Still, a reasonably efficient successor trustee will be able to determine fairly quickly just how much the potential debts and expenses will be, and he or she will then be able to make advanced distributions accordingly. In the final analysis, most revocable living trusts are able to distribute property more quickly and with much less cost than is possible through probate.
Does that mean that everyone should avoid probate? I don't think so. Some people suggest a threshold limit of $100,000, exclusive of real estate, in order to justify the expense of a revocable living trust. I think the cutoff should be much lower than that. Most states have a simplified probate for estates valued at less than $20,000. If you're in that situtation, then a simplified probate is probably right for you. However, if your probate estate is valued at more than $20,000, then you really need to look closely at a revocable living trust, especially if any of the other reasons for a revocable living trust apply to you. After all, it doesn't take much to make up for the few dollars it takes to establish a revocable living trust.
Reason #5: Avoiding a Will Contest. It is true that a will is far more likely to be contested than a revocable living trust. That's because a will goes into effect only when a person dies, whereas a revocable living trust goes into effect as soon as the trust instrument is signed and generally lasts for some time after the owner's death. If you're going to contest a will, all you have to do is prove that the testator was either incompetent or under undue influence at the precise moment the will was signed. To contest a revocable living trust, you have to prove that the grantor was incompetent or under undue influence not only when the trust instrument was signed, but also when each property was transferred to the trust, when each investment decision was made, and when each and every distribution was made to the owner or anyone else. That is virtually impossible to do.
Moreover, it costs nothing to contest a will. All a disgruntled family member has to do is object when the will is presented for probate, then hire an attorney on a contingency fee basis, and wait for the final outcome. A disgruntled family member has nothing to lose. On the other hand, contesting a revocable living trust generally involves a substantial commitment of time and money. Whereas a will contest is heard in probate court, a revocable living trust contest is heard in civil court where there are substantial filing fees and formal procedures that have to be followed.
Still, some people argue that will contests are seldom successful, so why bother with a revocable living trust? The answer is threefold: First, a will contest puts a screeching halt on the settlement of an estate. Most will contests take a minimum of two or more years to complete and, during that period, no distributions will be made to anyone. Second, defending a will contest involves lots of attorney time that results in large attorneys' fees. Even unsuccessful will contests end up costing $50,000 or more in attorney's fees. Third, many will contests are settled before they ever get to court. In that case, the estate will be further diminished by the amount of the settlement. In the final analysis, will contests are time consuming and expensive. The best way to avoid them is through a revocable living trust.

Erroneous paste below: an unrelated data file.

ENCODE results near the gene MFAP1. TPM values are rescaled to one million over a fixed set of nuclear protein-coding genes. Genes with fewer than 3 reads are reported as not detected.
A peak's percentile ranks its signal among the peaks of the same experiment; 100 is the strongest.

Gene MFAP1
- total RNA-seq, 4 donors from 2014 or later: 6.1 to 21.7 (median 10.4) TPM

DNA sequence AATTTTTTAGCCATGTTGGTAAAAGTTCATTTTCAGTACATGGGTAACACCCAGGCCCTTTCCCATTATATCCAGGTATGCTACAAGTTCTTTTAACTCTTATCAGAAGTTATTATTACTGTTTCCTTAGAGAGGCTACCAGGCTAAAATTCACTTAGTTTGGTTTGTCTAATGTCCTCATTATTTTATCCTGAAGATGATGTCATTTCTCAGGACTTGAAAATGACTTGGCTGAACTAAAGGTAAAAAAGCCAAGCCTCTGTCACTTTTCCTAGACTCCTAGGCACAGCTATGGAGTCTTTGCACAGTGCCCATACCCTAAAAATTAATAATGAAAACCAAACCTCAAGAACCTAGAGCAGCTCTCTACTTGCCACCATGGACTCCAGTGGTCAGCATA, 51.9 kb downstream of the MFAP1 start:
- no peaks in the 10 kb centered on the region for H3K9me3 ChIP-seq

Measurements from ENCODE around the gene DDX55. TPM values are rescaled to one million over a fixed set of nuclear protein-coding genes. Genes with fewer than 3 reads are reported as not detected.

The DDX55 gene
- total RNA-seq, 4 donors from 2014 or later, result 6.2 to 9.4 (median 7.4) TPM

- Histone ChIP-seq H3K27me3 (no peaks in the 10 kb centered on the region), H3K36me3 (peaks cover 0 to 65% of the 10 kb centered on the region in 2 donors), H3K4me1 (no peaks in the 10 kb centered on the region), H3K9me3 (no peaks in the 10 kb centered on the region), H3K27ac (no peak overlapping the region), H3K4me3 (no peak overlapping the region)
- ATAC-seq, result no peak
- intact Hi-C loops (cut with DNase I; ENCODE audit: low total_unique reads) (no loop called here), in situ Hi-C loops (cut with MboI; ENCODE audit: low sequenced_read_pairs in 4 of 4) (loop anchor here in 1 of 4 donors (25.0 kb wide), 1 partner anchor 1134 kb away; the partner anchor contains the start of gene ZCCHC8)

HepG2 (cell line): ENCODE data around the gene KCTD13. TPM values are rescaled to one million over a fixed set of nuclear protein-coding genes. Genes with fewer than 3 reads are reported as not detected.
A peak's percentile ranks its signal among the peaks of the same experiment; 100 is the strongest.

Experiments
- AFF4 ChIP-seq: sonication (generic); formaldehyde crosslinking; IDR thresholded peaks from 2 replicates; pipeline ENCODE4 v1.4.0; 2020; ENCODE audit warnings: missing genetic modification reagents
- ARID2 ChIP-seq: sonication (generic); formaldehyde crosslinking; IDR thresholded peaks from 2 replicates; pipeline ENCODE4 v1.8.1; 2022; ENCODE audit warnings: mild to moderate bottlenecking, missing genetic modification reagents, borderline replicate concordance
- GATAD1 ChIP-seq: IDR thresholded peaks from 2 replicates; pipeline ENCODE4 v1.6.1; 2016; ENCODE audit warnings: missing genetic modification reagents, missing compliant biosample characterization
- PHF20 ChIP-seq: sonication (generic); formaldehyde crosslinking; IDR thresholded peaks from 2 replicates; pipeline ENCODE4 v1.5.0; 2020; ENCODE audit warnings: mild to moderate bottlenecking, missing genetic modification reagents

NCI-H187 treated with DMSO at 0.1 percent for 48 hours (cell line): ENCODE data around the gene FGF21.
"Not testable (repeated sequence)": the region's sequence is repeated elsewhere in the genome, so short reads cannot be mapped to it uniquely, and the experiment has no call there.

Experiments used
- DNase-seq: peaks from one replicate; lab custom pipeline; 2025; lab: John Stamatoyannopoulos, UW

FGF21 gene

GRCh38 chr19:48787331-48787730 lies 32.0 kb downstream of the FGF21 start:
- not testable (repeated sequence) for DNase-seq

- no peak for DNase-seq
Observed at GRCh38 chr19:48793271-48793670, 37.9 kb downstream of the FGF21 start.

Reason #6: Privacy. Most of us naturally dislike the concept of probate because it is a public process. Theoretically, anyone can go into probate court when a person dies and look at the estate file. You can read the will, you can find out who the relatives and beneficiaries are, you can look at the claims of creditors and the list of assets, and you can find the phone numbers and addresses of estate beneficiaries. Unscrupulous sales people often go through estate files to locate grieving heirs to prey on. Disgruntled heirs, even friends and neighbors, often like to poke their noses into an estate file to see what's there.
Revocable living trusts can prevent all of that. Revocable living trusts are private; they don't get filed with the probate court, and no one gets to look at them unless the grantor or the trustee allows it. Some people put a high value on privacy - some people don't. In my experience, most individuals know whether they will have a problem with a family member or some other person regarding their estate. In those cases, privacy becomes a very important concern and one that should properly be address with a revocable living trust.
These, then, are the top 6 reasons why you should have a revocable living trust. If one or more of these reasons apply to you, then you should consult a professional to see whether a revocable living trust makes sense in your overall estate planning.
Attorney Michael P. Pancheri is the founder and CEO of the Living Trust Network. You may contact him by email at firstname.lastname@example.org . You may also contact him at the Living Trust Network's web site at http://www.livingtrustnetwork.com.
Copyright 2005. LivingTrustNetwork, LLC.